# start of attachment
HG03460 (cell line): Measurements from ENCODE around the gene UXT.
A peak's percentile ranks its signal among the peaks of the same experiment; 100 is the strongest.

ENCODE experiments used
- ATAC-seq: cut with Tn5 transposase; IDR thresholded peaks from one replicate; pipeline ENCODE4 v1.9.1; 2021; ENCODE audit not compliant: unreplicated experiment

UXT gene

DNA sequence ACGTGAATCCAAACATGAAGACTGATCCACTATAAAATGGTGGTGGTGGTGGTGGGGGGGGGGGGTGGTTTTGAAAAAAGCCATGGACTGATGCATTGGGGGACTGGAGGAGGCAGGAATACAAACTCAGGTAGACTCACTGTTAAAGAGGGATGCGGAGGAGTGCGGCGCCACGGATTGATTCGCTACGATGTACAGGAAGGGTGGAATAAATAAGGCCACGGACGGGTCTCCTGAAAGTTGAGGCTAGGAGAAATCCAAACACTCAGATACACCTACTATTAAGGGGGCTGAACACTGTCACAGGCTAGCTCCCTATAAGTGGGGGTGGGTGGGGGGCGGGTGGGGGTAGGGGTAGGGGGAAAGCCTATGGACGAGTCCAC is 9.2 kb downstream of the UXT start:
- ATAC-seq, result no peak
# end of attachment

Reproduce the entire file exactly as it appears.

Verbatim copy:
HG03460 (cell line): Measurements from ENCODE around the gene UXT.
A peak's percentile ranks its signal among the peaks of the same experiment; 100 is the strongest.

ENCODE experiments used
- ATAC-seq: cut with Tn5 transposase; IDR thresholded peaks from one replicate; pipeline ENCODE4 v1.9.1; 2021; ENCODE audit not compliant: unreplicated experiment

UXT gene

DNA sequence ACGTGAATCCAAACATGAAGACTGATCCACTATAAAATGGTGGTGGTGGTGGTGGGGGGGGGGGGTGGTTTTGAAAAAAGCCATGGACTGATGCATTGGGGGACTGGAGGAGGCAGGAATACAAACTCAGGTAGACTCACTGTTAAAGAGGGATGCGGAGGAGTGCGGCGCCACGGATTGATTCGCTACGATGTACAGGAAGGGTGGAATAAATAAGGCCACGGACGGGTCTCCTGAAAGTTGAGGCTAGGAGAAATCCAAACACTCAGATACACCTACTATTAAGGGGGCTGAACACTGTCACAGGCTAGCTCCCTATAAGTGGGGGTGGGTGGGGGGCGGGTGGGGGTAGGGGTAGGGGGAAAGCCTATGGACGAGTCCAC is 9.2 kb downstream of the UXT start:
- ATAC-seq, result no peak